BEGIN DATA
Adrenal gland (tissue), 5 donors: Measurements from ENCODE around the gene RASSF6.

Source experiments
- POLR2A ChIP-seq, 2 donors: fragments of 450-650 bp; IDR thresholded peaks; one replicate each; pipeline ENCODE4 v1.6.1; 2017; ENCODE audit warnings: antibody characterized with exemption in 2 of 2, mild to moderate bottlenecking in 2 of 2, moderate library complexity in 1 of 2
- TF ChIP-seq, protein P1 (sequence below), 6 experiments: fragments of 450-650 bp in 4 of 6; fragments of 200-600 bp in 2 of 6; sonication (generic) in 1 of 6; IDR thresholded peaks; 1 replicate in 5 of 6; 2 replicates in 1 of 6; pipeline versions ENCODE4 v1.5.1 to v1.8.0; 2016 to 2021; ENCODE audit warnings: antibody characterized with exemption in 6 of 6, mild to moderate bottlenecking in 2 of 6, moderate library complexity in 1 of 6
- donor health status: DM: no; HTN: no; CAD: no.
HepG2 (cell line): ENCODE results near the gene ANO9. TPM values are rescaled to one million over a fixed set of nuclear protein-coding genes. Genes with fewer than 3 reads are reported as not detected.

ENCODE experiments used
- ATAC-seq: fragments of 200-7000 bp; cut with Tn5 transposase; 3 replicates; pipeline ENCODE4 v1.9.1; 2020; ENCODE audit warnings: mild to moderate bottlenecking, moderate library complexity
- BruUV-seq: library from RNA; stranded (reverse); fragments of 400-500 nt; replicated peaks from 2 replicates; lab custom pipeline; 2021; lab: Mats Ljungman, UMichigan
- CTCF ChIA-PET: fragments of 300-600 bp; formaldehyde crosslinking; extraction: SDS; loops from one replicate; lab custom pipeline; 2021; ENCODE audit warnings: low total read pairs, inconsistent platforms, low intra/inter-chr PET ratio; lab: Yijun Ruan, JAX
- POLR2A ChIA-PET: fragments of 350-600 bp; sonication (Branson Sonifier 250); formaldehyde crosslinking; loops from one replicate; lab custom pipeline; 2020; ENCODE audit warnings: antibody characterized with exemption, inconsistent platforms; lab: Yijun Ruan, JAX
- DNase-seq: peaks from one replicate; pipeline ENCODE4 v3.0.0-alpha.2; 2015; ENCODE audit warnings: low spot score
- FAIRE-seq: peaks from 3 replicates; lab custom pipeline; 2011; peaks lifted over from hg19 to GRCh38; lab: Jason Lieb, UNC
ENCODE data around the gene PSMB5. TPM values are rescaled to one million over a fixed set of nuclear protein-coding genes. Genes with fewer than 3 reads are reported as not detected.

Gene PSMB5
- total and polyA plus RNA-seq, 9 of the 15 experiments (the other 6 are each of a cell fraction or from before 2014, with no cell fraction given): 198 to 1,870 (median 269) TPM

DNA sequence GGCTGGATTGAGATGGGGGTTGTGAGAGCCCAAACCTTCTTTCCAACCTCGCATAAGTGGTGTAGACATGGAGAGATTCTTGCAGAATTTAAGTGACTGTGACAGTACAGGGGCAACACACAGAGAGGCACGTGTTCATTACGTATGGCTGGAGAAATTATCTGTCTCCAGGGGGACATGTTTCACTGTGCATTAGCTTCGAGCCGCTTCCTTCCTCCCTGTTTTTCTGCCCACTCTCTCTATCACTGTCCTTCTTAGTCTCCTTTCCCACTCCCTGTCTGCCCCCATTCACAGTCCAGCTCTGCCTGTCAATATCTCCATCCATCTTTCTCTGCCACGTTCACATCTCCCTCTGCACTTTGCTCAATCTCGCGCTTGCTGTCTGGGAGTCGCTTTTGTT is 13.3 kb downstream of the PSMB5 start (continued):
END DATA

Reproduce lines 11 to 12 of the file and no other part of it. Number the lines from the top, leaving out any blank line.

- POLR2A ChIA-PET: fragments of 350-600 bp; sonication (Branson Sonifier 250); formaldehyde crosslinking; loops from one replicate; lab custom pipeline; 2020; ENCODE audit warnings: antibody characterized with exemption, inconsistent platforms; lab: Yijun Ruan, JAX
- DNase-seq: peaks from one replicate; pipeline ENCODE4 v3.0.0-alpha.2; 2015; ENCODE audit warnings: low spot score